What Do We Tell the Children?

Yesterday I spent the afternoon with my grandchildren. I was happy to join the family for dinner. As we were eating dinner the second grader said, “We might be having world war three.”

“Why do you say that?” I asked.

“A boy in my class said that.”

The granddaughter who is in middle school said, “My teacher spent two class hours talking about what is happening.”

We had a discussion of the current news. The grandchildren listened attentively–they were concerned.

I am very glad to be studying Paul’s letters to Timothy at this time. I explained that  Paul had sound advice and encouragement for Timothy during a very difficult time.

As I mentioned Paul’s letter to Timothy, the words came to me. “God is sovereign. He knows what is happening. We can pray for our leaders that they will do what is right.” 

As I thought about our conversation I am reminded of the importance of time studying the Bible. We can direct our children and grandchildren to be grounded in the Word, sharing scripture with them. We can encourage them to participate in prayer for our country, our President, his cabinet and congress.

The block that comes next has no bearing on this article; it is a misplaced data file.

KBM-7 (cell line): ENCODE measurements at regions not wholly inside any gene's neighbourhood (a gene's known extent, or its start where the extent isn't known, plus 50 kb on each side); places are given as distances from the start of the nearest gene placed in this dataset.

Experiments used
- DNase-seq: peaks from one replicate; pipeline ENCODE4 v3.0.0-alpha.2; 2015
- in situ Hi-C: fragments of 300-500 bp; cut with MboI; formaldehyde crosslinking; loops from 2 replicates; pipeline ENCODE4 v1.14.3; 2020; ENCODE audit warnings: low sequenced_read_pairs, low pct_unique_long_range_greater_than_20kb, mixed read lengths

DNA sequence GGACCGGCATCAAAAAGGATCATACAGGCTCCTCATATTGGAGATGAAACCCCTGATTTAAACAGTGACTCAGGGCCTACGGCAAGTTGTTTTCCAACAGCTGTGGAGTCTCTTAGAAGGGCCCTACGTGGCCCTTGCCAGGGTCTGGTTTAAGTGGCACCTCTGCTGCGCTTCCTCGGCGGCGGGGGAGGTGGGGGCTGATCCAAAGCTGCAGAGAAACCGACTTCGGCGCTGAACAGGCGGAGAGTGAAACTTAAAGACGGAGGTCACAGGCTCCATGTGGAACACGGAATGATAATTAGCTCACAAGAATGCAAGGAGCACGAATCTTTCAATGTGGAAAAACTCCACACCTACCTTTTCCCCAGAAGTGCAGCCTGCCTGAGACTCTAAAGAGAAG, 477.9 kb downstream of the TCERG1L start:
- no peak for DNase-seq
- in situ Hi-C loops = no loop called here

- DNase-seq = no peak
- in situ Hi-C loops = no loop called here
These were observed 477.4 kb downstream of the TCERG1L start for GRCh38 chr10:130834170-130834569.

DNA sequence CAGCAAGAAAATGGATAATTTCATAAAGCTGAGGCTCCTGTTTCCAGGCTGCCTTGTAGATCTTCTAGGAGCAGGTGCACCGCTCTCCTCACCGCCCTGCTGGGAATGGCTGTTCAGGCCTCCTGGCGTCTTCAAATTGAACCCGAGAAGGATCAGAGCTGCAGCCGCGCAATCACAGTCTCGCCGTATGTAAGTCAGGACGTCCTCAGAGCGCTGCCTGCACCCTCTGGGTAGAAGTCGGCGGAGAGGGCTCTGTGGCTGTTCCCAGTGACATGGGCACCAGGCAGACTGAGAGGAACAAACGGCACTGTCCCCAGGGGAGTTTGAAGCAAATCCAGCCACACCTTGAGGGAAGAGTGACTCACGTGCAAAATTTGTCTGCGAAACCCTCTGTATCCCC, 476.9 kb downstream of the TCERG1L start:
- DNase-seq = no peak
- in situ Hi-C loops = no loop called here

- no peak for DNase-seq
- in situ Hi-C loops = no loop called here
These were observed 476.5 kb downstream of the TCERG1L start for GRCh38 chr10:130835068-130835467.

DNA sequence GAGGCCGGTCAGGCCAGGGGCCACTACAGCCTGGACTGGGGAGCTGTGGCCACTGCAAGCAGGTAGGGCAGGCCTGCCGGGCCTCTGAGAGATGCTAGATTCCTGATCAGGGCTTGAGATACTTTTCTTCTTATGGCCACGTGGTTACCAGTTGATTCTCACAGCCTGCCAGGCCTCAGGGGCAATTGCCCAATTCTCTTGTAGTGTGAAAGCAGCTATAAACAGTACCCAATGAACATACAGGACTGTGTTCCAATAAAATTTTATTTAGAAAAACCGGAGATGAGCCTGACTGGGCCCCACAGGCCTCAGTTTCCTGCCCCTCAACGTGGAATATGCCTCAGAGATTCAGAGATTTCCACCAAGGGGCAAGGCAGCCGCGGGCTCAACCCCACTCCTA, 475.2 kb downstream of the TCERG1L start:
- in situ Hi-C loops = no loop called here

First of all, then, I urge that supplications, prayers, intercessions, and thanksgivings be made for all people, for kings and all who are in high positions, that we may lead a peaceful and quiet life, godly and dignified in every way. This is good, and it is pleasing in the sight of God our Savior, who desires all people to be saved and to come to the knowledge of the truth. 1 Timothy 2: 1-4 

This post is shared with the Five Minute Friday writing community. Today’s prompt is: DIRECTION

Family Fun in Missouri

Between Christmas and the beginning of the new year our family had a mini vacation in St. Charles, Missouri. It was such a pleasure to have our children and their families altogether for a few days. The nine grandchildren enjoyed time with their cousins.

We learned that Lewis and Clark left from St. Charles for the Corps of Discovery Expedition in 1804. The town has the Lewis and Clark Boat House Museum with boats that are a replica of ones used by the expedition. The museum elucidates the historical facts about St. Charles, the people of the town and the expedition.

As we walked around town we noted a number of sculptures of a large dog. Meriwether Lewis had a black Newfoundland dog that he brought along on the expedition. 

The appearance of the town is reminiscent of New England towns, with quaint shops.  St. Charles was the capitol city of Missouri in the years 1821 to 1826. 

St. Charles is just outside of St. Louis so we also enjoyed the St. Louis zoo and museums (many have free admission).

The grandchildren had fun climbing on this bronze gorilla.

There was so much to see at the zoo. I only captured a few of the birds and animals.

Linking this post with Sue’s image-in-ing and Tuesdays with a Twist